There are at least four cases in which an NP in DP can be elided or reduced. Bare genitives, most quantifiers, the deictics, and adjectives are able to act as DPs, without the presence of an actual noun within the DP.
The observation that one of these structures, the bare genitive, is somewhat parallel to VP Ellipsis goes back at least as far as a paper by Jackendoff (1971) which notices that both VP Ellipsis and Gapping have nominal parallels. However, despite the extensive exploration of the nuances of VP Ellipsis, Sluicing, Gapping, and other ellipsis processes, this observation remains largely uninvestigated.
This paper will determine to what extent these structures have anything in common with ellipsis in the clausal domain. I will argue several points: that the type of reduced DP in (1), which I will call NP Ellipsis, is parallel to VP Ellipsis, that the type of reduced DP in (2) is not, perhaps instead being parallel to Null-Complement Anaphora, or another ``pragmatically controlled'' ellipsis, and finally that the same identity condition on VP Ellipsis applies to NP Ellipsis. I leave the reduced DPs in (3)1 and (4) for later research.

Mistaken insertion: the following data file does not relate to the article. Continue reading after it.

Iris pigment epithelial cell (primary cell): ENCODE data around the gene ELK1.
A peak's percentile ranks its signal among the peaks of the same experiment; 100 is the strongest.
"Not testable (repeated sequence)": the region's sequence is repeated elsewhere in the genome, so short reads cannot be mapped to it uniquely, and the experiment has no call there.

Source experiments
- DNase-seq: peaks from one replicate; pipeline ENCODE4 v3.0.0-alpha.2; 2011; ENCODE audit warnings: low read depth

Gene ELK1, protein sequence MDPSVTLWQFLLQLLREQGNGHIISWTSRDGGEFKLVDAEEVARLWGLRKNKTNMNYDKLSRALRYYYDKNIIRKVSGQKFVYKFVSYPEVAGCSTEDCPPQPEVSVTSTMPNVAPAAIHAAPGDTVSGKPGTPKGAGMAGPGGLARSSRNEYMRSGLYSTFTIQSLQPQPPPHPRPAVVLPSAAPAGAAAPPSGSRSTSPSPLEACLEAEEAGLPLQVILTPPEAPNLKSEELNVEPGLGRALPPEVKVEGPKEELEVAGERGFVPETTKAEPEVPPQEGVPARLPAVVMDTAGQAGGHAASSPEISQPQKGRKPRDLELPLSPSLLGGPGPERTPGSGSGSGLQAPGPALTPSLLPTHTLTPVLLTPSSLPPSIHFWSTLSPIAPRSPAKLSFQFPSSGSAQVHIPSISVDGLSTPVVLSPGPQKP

After presenting an overview of previous work bearing on my analysis, and briefly sketching its import in larger theoretical contexts, I will cover the following points. The pragmatic/syntactic control distinctions of Hankamer & Sag (1976) will be revisited in section 3. I will show evidence in section 4 that NP Ellipsis has internal structure and the bare quantifier constructions do not, by showing that pronominal antecedents can be found inside the NP Ellipsis sites. Section 5 introduces the identity condition of Merchant (1999), and shows that it accounts for the facts of NP Ellipsis. I will cover the relation between deaccenting and these ellipsis processes, a parallel to the insensitivity to morphological form and to negation that VP Ellipsis displays, strict/sloppy ambiguity, and several other patterns. Lobeck's (1995) account covering NP Ellipsis is presented and argued against in Section 6. Finally, section 7 concludes.